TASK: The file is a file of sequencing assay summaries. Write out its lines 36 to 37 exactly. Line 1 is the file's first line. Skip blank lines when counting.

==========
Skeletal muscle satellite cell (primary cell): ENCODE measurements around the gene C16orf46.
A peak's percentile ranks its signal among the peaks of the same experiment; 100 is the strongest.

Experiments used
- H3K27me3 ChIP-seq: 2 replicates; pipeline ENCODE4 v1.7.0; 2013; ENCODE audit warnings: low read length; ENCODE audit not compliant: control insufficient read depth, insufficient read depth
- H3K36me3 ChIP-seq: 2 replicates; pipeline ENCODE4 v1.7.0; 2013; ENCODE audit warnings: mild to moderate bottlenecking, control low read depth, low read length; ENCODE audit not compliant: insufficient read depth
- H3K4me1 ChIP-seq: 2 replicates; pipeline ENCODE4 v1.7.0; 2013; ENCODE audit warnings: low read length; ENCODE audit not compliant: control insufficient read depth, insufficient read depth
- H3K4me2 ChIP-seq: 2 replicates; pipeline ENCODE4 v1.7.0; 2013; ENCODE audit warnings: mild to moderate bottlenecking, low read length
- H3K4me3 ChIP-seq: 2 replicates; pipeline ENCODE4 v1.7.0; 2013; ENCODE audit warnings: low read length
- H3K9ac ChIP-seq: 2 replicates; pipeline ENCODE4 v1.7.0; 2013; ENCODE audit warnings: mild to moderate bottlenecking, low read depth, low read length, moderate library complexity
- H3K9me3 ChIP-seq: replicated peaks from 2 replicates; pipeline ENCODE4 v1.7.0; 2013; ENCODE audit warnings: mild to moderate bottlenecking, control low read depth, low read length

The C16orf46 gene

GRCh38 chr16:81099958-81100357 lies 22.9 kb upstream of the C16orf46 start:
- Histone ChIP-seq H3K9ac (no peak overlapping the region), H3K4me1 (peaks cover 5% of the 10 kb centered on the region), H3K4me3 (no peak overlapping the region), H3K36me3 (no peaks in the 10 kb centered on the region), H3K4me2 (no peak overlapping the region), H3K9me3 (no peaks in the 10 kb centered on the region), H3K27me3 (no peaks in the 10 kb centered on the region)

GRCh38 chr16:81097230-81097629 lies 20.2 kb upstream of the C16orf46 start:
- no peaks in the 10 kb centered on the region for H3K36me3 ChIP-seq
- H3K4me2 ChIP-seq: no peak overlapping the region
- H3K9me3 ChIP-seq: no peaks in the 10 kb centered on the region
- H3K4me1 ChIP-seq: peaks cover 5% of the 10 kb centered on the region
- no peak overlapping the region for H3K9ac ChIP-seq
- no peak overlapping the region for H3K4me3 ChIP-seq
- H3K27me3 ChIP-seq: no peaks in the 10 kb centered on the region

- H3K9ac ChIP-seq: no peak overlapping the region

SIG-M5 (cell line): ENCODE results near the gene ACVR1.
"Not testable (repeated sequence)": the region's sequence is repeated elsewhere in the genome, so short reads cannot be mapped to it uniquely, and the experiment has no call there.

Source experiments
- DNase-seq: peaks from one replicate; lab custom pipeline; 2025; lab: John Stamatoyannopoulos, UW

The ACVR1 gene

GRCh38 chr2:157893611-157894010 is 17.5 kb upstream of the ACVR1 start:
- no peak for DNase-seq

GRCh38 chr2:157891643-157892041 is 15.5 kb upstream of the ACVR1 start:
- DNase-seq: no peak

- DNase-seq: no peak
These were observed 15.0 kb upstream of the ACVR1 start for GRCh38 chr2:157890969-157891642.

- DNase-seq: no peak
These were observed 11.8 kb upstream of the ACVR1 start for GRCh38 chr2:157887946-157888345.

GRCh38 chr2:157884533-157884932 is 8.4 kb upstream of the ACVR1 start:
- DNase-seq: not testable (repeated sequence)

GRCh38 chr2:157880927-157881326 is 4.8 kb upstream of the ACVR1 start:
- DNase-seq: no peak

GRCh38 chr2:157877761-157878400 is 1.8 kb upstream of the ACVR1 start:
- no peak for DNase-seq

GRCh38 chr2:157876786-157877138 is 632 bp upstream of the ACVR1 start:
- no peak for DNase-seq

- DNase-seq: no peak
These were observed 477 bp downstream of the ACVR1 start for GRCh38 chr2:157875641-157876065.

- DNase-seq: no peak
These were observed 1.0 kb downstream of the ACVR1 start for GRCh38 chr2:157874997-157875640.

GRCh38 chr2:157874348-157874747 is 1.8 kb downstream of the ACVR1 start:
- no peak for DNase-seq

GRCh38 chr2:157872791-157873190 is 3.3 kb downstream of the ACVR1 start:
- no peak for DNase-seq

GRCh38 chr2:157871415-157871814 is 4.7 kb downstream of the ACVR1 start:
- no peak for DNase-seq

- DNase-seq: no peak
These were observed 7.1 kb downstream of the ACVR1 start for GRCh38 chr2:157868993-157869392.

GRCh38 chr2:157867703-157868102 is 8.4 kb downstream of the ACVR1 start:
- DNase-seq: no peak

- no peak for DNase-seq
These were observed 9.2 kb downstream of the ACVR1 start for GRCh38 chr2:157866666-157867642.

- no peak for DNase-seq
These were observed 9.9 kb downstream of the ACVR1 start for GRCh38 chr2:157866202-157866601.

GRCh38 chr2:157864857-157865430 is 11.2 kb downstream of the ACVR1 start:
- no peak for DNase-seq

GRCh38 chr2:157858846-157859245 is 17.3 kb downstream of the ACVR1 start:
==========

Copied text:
GRCh38 chr2:157884533-157884932 is 8.4 kb upstream of the ACVR1 start:
- DNase-seq: not testable (repeated sequence)